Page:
Last week, this column named the “Keep Pounding” all-county defensive football selections, and this week it’s the offense’s turn.

The 2019 season has been an odd one for offense. Points are still being scored, but no quarterback had more than 700 passing yards during regular season play and no running back more than 1,000 yards rushing.

This season has been about deep positional groups and rotation of positions as the county’s best skill-position players  have seen time at multiple spots.

That kind of flexibility in sports is common, which leads me to rethink how this column sorts its all-county lists. In the past, I’ve always stuck to traditional positions, such as naming a starting quarterback, running back, receiver, etc.

However, this has led to shifting players who may not play a certain position just so they can fit on the list. This seems counter-intuitive, so next year, “Keep Pounding” all-county lists for all sports will likely not be position-based. In football, for instance, it will simply be the best 11 offensive and 11 best defensive payers in the county.

This year, it’s the 11 best position-based offensive players and the best kicker from the three county schools – Croatan (9-2 overall), West Carteret (4-7) and East Carteret (3-8).

Selections were made based on a combination of individual statistics, strength of competition, team success and sportsmanship.

As a note on statistics, Croatan is that only team that has updated its seasonal numbers on MaxPreps.com. The News-Times has compiled statistics for all games save for two road contests for East and one for West.

Without any further ado, here is the 2019 “Keep Pounding” all-county offensive team: quarterback Jacob Nelson of East, running backs Colton Sullivan of Croatan and Camden Ballou of West, receivers C.J. Rocci of West and Qualik Nolon of East, H-back/Z receiver Adam McIntosh, and linemen Cameron Barnett, Matt Felipe and Cameron Boone of Croatan, Frank Eastman of West and Mike Smith of East. The kicker is Aidan Kimbrell of Croatan.

Below is a brief breakdown of why each player was selected:

All three county teams have seen changes made to the quarterback spot, so the selection here was hard. Nelson, the starter at East since Oct. 11, is only a freshman but has already had a huge impact as a Mariner. This season, he has 484 passing yards and 265 rushing for 749 total, as well as eight total touchdowns.

Unlike signal-caller, the top running back spot on this list was not a difficult decision. Sullivan has been a very effective runner this year, averaging 7.1 yards per carry with 140 for 990 yards and 16 touchdowns. The junior is two scores away from matching the program-best 18 touchdowns scored by Sam Nay in 2015. Sullivan also has one catch for a 32-yard touchdown.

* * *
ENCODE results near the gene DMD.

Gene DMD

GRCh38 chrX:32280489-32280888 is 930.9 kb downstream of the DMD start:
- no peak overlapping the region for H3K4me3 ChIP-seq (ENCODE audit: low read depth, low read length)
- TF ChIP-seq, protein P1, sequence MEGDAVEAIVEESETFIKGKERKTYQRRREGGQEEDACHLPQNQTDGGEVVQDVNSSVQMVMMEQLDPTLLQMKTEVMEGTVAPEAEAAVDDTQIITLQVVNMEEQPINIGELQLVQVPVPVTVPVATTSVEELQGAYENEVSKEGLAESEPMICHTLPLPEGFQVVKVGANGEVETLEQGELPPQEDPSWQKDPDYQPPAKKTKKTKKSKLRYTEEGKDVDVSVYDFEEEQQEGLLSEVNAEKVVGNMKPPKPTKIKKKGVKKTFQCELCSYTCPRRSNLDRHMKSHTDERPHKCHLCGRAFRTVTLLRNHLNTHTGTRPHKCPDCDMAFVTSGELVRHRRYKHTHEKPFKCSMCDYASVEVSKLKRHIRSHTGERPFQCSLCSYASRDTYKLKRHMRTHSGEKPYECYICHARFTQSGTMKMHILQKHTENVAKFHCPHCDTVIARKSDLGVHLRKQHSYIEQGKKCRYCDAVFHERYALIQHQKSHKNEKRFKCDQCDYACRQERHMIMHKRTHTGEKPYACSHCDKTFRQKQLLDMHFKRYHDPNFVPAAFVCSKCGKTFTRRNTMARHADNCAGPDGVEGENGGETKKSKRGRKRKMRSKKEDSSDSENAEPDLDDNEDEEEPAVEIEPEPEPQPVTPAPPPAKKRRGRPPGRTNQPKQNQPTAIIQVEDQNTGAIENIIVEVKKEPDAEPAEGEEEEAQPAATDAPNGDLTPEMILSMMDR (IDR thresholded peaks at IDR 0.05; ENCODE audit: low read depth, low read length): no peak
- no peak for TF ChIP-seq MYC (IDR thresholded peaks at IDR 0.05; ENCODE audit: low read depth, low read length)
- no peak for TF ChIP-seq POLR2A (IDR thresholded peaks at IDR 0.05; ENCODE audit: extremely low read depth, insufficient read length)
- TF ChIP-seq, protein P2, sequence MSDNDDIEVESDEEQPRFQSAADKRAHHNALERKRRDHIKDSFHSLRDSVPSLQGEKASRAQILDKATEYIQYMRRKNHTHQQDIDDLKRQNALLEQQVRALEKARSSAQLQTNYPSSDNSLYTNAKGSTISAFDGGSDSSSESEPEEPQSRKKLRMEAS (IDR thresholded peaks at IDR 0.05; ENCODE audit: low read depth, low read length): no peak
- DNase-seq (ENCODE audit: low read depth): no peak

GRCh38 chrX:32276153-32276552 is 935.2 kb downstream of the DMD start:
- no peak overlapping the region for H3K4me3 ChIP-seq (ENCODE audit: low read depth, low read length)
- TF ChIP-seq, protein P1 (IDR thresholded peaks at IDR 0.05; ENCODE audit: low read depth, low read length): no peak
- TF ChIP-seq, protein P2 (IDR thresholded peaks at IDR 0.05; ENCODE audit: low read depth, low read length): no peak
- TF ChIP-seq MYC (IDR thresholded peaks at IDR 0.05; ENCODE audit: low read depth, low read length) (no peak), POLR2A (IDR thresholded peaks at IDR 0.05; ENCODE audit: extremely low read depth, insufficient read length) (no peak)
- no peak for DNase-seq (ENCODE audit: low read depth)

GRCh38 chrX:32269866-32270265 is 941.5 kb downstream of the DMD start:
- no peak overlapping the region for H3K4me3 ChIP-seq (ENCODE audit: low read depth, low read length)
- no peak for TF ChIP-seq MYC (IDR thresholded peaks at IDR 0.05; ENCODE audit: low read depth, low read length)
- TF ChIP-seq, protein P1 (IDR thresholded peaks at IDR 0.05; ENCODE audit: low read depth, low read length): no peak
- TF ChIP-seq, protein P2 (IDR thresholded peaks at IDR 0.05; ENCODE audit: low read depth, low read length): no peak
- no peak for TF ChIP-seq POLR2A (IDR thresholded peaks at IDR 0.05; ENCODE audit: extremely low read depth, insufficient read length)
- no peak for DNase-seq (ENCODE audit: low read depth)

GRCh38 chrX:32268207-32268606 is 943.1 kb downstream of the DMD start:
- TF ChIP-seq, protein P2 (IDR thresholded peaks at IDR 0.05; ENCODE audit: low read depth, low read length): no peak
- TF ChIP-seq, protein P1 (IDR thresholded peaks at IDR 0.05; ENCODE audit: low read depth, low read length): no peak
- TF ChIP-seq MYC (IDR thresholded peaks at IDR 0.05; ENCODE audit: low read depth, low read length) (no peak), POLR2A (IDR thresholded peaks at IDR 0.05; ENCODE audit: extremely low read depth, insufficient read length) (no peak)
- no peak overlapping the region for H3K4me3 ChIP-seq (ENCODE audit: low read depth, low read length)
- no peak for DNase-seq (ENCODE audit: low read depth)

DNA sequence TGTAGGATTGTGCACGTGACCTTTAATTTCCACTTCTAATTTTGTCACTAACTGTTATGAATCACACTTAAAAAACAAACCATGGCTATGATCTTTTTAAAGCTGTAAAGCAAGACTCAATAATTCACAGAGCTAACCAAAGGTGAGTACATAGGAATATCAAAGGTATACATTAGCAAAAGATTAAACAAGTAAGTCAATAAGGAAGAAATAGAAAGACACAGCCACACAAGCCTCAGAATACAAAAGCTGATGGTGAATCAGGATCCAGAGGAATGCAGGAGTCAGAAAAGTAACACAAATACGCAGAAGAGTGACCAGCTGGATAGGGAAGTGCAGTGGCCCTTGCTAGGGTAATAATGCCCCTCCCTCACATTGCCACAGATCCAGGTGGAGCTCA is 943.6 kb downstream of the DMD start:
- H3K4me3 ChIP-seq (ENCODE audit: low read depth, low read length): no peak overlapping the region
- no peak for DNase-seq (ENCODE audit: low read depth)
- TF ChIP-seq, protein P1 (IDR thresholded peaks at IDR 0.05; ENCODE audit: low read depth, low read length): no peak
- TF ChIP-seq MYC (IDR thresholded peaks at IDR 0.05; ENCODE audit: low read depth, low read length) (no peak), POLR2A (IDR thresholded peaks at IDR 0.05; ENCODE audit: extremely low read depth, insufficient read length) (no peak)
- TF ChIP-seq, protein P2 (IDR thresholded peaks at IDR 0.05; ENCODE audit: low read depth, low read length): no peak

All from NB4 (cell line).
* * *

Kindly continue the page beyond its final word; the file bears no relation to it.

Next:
The second running back spot was less clear-cut, but the nod went to Ballou for the senior’s tough running behind an offensive line that struggled at times to make holes. The 5-11, 205-pound senior runs strong and has 713 yards this season with nine touchdowns on 132 carries for a 5.4-yard average.

Rocci is listed here as a receiver, and he does indeed lead the Patriots in receiving yards with 459, but the fact is the junior is asked to do much more for his team. The 5-10, 170-pounder also has 364 rushing yards for 823 total with 10 total touchdowns. He is also the team’s kicker.

Like the other skill-position players on this list, Nolon is versatile and used at a variety of positions for East. The 5-10, 185-pound junior has 299 receiving yards and 249 rushing for 548 total, as well as

nine touchdowns.

There were three offensive players that could have fit at H-back/Z receiver, but McIntosh got the nod because he can literally do anything that could be asked of an offensive player. The 6-0, 180-pound sophomore has 424 rushing yards, 442 passing and 21 receiving yards for 887 total, in addition to scoring seven touchdowns.

Offensive linemen don’t typically have individual statistics, leaving the offense’s overall production as the best signpost for success. If that’s the case, Croatan’s three interior offensive linemen – the 5-9, 195-pound Barnett, 6-1, 260-pound Felipe and 5-11, 308-pound Boone – certainly fit the bill. The Cougars are averaging a county-high 265.2 rushing yards per game and 6.1 yards per carry. Croatan runners have combined for 2,917 yards and 45 touchdowns behind the road-grading line.

West’s offensive identity evolved over the duration of the season, but Eastman remained the most consistent throughout. The 6-1, 250-pound junior helped the Patriots put up 1,305 rushing yards, an average of 118.7 per game. He also helped protect for 85.6 passing yards per game.

This season has been a preview for the East football talent that will develop and return next year stronger, and Smith is part of that group. The 5-11, 205-pound lineman has helped protect a rotating backfield, aiding in the 938 rushing yards put up by McIntosh, Nolon and Nelson.

At kicker, Kimbrell has seen the most action of the county teams with 19 point-after attempts and five field goal attempts. The junior has converted 17 of his PAT attempts and three of his field goals, his longest being a 28-yarder against White Oak.

(Send comments or questions to zack@thenewstimes.com or follow him on Twitter @zacknally)

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